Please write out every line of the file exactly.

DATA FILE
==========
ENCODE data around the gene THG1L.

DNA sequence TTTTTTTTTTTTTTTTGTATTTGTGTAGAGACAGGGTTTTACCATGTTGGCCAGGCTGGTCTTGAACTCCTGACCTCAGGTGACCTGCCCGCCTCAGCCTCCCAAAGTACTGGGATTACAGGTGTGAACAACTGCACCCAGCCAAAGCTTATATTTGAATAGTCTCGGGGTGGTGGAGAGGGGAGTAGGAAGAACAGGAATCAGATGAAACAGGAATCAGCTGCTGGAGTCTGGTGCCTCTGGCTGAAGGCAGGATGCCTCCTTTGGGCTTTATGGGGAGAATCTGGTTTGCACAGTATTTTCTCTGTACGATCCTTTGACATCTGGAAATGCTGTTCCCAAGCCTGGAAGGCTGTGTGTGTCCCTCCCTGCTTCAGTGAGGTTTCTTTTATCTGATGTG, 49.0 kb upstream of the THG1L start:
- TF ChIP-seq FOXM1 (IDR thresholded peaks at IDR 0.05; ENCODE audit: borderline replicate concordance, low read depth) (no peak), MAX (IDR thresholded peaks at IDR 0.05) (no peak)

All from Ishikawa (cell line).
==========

ENCODE data around the gene THG1L.

DNA sequence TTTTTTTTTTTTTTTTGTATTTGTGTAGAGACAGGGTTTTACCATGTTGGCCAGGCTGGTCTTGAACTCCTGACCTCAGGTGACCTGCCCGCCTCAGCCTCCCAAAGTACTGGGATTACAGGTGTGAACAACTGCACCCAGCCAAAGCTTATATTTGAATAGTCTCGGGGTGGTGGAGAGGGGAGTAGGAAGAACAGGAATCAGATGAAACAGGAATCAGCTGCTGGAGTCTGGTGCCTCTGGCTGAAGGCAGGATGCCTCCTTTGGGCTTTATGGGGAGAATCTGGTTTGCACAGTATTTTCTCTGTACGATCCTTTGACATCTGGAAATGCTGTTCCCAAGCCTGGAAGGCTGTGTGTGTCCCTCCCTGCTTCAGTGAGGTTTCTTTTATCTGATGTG, 49.0 kb upstream of the THG1L start:
- TF ChIP-seq FOXM1 (IDR thresholded peaks at IDR 0.05; ENCODE audit: borderline replicate concordance, low read depth) (no peak), MAX (IDR thresholded peaks at IDR 0.05) (no peak)

All from Ishikawa (cell line).